In what is perhaps the most nebbishy duo in TV history, Ben Stiller will be adapting Gary Shteyngart’s “Super Sad True Love Story” for the silver screen.
The Hollywood Reporter writes that Media Rights Capital, the company behind Netflix’s House of Cards, is interested in Stiller’s idea, though they haven’t officially signed on.
Shteyngart has reportedly co-created the adaptation with Karl Gajdusek (“Dead Like Me”). They will also write the script together and exec produce.
“Super Sad True Love Story” tells the tale of Lenny Abramov, a typical Shteyngart protagonist (Read: Russian-born Jew with a mountain of insecurities), who falls in love with Eunice Park, a Korean-American woman 15 years his junior — all against the backdrop of a tech-obsessed nightmare society.
In his review for the Forward, our own Gal Beckerman described the plot as “a dystopia to rival Orwell’s. No surprise that it’s hilarious, but it’s also as finger-waggingly disapproving a vision of the technologically addicted, oversexed, dumbed-down world we inhabit as I’ve ever read.”
Sounds binge-worthy to me.
Comedy, explained Aristotle, has a vague history, because at first no one took it seriously. We cannot know for certain if Aristotle was deadpanning, but his observation would amuse Saul Austerlitz. According to Austerlitz, American film comedy has not been taken seriously, either. In fact, the author quips, it is American film’s “bastard stepchild.” With his latest book “Another Fine Mess: A History of American Film Comedy,” Austerlitz gives us a broad survey of the genre, hoping to spark debate.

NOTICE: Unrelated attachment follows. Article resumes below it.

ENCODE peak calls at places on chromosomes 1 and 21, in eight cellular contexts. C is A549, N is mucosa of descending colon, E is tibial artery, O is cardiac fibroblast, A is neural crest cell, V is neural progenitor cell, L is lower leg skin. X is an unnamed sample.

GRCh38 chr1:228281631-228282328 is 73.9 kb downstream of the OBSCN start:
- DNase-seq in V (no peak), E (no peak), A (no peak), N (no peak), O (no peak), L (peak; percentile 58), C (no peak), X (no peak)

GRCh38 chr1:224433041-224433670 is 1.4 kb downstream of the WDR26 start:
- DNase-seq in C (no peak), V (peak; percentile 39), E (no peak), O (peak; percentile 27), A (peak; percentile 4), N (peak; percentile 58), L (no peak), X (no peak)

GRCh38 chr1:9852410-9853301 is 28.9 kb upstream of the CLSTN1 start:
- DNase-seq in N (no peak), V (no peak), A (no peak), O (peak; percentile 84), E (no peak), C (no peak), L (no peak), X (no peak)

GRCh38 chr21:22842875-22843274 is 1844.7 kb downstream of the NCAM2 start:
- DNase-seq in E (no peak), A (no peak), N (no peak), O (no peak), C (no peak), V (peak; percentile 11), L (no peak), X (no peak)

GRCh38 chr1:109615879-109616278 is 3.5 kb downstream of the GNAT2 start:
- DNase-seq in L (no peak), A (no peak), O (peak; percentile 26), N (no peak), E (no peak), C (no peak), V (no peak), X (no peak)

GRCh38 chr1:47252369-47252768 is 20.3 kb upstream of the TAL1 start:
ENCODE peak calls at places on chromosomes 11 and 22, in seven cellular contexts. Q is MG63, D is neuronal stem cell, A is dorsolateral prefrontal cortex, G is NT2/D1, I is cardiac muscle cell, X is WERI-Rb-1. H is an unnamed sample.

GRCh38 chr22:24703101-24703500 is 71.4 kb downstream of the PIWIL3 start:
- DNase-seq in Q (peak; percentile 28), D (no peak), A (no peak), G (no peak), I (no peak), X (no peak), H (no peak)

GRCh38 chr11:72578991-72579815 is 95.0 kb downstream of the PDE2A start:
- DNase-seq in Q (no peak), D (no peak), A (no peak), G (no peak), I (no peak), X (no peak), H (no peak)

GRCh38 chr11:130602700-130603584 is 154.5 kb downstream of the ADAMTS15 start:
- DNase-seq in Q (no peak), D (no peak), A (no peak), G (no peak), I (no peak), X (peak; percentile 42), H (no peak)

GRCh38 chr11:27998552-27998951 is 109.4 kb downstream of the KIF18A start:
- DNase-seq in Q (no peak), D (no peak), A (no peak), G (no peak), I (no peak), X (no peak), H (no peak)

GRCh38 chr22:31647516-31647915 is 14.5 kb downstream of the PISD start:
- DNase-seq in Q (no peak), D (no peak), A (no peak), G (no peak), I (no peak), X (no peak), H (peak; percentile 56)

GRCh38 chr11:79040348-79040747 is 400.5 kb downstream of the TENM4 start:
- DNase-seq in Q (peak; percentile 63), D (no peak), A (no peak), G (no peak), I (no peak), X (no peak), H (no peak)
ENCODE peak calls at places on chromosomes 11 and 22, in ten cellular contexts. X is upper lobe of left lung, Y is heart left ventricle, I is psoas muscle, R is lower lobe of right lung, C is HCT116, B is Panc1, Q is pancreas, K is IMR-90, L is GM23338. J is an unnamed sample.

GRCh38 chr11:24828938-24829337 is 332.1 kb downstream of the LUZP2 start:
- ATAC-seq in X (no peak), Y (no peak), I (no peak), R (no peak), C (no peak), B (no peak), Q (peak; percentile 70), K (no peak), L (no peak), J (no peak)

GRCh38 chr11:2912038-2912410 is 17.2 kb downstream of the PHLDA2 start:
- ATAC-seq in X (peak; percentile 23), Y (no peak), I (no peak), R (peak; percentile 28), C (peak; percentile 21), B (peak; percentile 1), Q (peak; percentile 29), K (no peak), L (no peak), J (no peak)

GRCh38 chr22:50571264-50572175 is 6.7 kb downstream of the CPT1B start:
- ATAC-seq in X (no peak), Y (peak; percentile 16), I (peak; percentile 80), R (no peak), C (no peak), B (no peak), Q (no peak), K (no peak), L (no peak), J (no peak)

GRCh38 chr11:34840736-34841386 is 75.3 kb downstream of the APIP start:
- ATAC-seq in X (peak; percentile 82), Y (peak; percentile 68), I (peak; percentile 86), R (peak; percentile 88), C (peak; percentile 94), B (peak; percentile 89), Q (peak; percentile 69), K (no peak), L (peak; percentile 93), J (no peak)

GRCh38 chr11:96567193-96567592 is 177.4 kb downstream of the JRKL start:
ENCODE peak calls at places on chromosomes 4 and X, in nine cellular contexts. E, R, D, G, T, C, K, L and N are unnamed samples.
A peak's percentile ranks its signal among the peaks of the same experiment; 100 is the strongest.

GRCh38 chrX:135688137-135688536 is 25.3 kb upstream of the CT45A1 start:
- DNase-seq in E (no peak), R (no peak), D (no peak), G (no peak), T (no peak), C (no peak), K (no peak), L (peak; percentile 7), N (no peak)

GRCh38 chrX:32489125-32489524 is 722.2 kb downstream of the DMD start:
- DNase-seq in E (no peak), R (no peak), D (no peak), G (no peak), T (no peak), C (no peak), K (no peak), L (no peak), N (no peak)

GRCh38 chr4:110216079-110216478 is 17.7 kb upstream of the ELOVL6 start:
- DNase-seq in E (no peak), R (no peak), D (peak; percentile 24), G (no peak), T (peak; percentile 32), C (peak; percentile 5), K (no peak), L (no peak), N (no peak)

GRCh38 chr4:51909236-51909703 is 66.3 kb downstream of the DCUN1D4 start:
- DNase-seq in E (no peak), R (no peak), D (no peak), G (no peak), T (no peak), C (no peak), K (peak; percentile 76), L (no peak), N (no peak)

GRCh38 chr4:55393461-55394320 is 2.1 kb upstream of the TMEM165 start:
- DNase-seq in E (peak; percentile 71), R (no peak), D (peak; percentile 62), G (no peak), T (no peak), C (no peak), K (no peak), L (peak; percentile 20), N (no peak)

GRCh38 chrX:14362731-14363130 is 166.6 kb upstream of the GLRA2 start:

There were few Jewish comedians in Aristotle’s day, but in American comedy, Austerlitz notes, Jews are “the only minority group overrepresented.” The title of his book is taken from a catch phrase by the gentile comic geniuses Laurel and Hardy, but on the cover of the book, it is Jewish comedians, The Marx Brothers, who are making a mess. For Austerlitz, the Marx Brothers are the embodiment of Jewish humor — “anarchic, absurdist, and ebullient” — existing in the face of a hostile or dismissive power structure.
“Greenberg,” a new movie by director Noah Baumbach (“The Squid and the Whale,” “Margot at the Wedding”), doesn’t open until tomorrow, but it’s already stirred up a furor among the critics. Well, one critic, anyway.
The movie stars Ben Stiller as the eponymous Roger Greenberg, a miserable musician from Los Angeles who has returned from living in New York after having a nervous breakdown. In a recent piece in the New York Times, film critic Dennis Lim declared the movie to be “an often bruising character study, notable for its emotional violence.”